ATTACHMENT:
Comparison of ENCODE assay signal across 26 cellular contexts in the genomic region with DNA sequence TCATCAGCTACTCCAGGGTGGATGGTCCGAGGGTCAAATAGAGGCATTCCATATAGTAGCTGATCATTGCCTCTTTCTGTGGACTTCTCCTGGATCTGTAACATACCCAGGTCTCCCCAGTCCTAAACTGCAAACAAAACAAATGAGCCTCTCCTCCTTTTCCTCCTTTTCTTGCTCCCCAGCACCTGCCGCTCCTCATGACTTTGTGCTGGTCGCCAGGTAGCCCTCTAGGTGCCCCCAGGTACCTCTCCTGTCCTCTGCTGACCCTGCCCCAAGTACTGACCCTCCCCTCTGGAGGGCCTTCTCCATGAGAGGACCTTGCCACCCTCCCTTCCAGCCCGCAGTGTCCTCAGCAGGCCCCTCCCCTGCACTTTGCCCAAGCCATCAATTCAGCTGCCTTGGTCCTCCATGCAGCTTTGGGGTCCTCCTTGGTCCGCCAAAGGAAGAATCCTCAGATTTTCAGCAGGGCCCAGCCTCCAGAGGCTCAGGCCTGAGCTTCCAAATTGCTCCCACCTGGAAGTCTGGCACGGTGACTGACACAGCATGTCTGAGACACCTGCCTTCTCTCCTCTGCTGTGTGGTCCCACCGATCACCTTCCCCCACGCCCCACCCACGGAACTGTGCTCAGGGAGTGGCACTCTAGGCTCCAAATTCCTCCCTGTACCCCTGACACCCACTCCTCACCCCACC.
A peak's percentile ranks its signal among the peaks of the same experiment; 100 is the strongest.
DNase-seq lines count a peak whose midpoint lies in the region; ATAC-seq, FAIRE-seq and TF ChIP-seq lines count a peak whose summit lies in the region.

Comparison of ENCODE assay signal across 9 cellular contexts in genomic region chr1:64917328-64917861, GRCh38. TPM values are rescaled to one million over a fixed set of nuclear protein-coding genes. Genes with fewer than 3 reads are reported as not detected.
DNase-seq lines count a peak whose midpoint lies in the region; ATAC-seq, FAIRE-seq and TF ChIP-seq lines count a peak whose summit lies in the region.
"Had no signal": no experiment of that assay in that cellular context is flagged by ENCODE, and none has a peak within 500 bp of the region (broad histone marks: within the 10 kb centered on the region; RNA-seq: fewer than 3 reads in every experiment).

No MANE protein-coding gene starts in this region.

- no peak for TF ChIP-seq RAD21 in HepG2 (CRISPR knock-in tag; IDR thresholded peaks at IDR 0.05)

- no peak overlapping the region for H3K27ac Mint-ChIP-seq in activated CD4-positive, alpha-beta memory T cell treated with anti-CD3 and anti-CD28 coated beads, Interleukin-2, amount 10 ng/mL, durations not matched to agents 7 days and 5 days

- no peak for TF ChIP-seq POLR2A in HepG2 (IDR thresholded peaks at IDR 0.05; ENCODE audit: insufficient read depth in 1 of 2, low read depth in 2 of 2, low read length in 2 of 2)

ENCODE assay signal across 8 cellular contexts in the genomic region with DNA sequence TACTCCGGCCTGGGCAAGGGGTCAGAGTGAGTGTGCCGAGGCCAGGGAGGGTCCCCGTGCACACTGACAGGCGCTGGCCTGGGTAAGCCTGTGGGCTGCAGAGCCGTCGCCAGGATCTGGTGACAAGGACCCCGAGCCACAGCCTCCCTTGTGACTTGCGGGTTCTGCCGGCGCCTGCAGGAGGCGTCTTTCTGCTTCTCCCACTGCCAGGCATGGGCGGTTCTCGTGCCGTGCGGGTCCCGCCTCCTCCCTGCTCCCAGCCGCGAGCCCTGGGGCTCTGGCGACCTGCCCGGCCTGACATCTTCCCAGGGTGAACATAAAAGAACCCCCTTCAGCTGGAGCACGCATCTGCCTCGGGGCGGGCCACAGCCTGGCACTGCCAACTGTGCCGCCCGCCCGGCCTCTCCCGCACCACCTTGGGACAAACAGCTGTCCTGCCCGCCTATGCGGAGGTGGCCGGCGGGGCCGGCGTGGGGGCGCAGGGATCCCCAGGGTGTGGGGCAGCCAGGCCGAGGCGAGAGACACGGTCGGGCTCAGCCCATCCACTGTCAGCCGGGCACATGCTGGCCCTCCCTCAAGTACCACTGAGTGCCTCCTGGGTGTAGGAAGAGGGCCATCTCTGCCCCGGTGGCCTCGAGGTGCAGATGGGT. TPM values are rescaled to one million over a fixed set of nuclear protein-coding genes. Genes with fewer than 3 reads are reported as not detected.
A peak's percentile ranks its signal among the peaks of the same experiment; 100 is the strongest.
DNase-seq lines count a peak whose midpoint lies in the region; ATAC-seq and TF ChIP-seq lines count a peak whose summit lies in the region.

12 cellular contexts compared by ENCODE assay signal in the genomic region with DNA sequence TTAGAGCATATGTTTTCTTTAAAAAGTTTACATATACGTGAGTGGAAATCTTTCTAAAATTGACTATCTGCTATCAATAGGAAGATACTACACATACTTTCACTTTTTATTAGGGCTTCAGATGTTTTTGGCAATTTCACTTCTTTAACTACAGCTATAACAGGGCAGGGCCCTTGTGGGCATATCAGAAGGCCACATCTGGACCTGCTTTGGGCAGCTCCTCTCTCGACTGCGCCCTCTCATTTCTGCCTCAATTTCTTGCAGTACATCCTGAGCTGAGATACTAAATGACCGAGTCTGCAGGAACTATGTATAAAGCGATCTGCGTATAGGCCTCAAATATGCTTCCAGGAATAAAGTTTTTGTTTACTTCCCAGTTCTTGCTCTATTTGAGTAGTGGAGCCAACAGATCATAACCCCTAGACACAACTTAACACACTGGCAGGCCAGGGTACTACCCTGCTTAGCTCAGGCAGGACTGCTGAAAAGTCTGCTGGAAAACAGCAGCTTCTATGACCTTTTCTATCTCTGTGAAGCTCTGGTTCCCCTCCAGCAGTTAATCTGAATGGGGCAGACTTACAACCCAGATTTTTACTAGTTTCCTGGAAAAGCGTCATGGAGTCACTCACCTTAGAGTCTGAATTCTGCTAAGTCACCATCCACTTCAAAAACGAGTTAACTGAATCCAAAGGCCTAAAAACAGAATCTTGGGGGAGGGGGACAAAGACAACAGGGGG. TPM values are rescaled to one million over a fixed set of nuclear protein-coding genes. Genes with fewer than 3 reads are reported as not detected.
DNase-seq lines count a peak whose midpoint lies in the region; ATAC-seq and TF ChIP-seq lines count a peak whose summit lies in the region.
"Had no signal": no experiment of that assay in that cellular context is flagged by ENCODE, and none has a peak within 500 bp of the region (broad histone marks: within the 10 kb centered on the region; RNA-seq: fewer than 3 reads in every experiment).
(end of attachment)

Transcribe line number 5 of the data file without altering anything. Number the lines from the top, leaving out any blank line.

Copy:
DNase-seq lines count a peak whose midpoint lies in the region; ATAC-seq, FAIRE-seq and TF ChIP-seq lines count a peak whose summit lies in the region.